Lawyers who are proven guilty of intentional abuse of process can be subject to discipline and punishment. Sometimes abuse of process may occur accidentally, such as an honest belief in mistaken facts used to bring a lawsuit against an improper party, but such missteps may be corrected through voluntary measures. In short, once a mistake is discovered, if it is promptly corrected, abuse of process does not lie.

Note, however, that, no claim for abuse of process would lie where the defendant has done nothing more than carry out the process to its authorized conclusion, even though with bad intentions. Al Hamilton Contracting Co. v. Cowder, 434 Pa. Super. 491 (Pa. Super. Ct. 1994).

Cognizable injury for abuse of process is limited to the harm caused by the misuse of process. It does not include harm such as conviction and confinement resulting from the process’s being carried through to its lawful conclusion. Heck v. Humphrey, 512 U.S. 477 (U.S. 1994).

In McGann v. Allen, 105 Conn. 177, 191, 134 A. 810, 815 (1926), the court held that expenses incurred by the plaintiff in defending herself against crimes charged against her were not compensable in a suit for abuse of process, since “damages for abuse of process must be confined to the damage flowing from such abuse, and be confined to the period of time involved in taking plaintiff, after her arrest, to [defendant's] store, and the detention there.”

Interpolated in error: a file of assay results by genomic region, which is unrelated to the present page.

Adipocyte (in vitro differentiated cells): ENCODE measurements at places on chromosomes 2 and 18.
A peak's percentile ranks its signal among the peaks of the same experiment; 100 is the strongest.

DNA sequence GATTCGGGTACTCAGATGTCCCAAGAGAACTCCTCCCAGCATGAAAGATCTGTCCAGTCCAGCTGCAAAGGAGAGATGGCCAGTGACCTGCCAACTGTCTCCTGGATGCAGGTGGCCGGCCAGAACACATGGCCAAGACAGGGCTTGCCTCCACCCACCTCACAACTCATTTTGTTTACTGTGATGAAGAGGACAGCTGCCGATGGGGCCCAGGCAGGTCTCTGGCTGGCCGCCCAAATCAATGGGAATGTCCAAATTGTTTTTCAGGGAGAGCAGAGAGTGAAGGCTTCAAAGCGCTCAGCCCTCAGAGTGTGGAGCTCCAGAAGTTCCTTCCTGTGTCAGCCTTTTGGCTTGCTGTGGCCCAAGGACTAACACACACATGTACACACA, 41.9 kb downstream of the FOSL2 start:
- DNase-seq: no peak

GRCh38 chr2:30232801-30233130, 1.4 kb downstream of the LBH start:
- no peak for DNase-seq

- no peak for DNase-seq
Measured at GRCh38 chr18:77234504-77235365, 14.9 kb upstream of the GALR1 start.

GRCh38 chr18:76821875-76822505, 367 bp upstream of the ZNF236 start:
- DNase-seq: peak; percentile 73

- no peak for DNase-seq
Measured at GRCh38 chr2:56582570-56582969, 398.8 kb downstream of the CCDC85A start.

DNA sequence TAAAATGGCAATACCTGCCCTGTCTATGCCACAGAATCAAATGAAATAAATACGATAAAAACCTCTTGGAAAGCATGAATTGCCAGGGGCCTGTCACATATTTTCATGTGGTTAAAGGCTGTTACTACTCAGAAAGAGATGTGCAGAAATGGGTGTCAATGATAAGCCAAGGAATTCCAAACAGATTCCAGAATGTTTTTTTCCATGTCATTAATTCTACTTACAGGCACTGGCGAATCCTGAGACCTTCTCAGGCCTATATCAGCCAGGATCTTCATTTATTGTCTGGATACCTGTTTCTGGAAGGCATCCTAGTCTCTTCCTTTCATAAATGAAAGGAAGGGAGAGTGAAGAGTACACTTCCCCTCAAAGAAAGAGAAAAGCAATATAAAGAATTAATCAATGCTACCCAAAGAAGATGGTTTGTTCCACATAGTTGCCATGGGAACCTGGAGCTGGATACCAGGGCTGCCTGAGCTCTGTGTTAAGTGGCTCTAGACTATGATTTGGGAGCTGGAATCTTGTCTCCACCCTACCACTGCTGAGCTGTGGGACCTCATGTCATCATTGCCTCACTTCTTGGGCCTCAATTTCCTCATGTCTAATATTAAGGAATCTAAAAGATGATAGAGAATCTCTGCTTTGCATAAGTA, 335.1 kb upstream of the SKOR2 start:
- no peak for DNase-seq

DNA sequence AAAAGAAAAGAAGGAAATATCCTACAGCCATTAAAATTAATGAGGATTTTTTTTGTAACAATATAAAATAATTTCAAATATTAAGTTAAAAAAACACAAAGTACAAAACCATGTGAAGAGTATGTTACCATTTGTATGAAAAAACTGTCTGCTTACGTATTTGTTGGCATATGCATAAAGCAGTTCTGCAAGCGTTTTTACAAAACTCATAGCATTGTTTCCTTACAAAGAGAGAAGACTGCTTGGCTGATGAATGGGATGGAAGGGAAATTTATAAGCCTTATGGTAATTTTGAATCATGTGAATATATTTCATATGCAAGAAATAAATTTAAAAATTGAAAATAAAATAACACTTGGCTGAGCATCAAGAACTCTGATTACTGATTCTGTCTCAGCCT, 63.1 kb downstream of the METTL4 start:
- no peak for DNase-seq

The following elements constitute the intentional tort of abuse of process.

  • The malicious and deliberate misuse or of regularly issued civil or criminal court process that is not justified by the underlying legal action.
  • The abuser of process is interested only in accomplishingsome improper purpose similar to the proper object of the process.

A wrongful use of processes such as attachment of property, unjustified arrest, subpoenas to testify, executions on property, unfounded criminal prosecution, and garnishee orders are considered as abuse of process.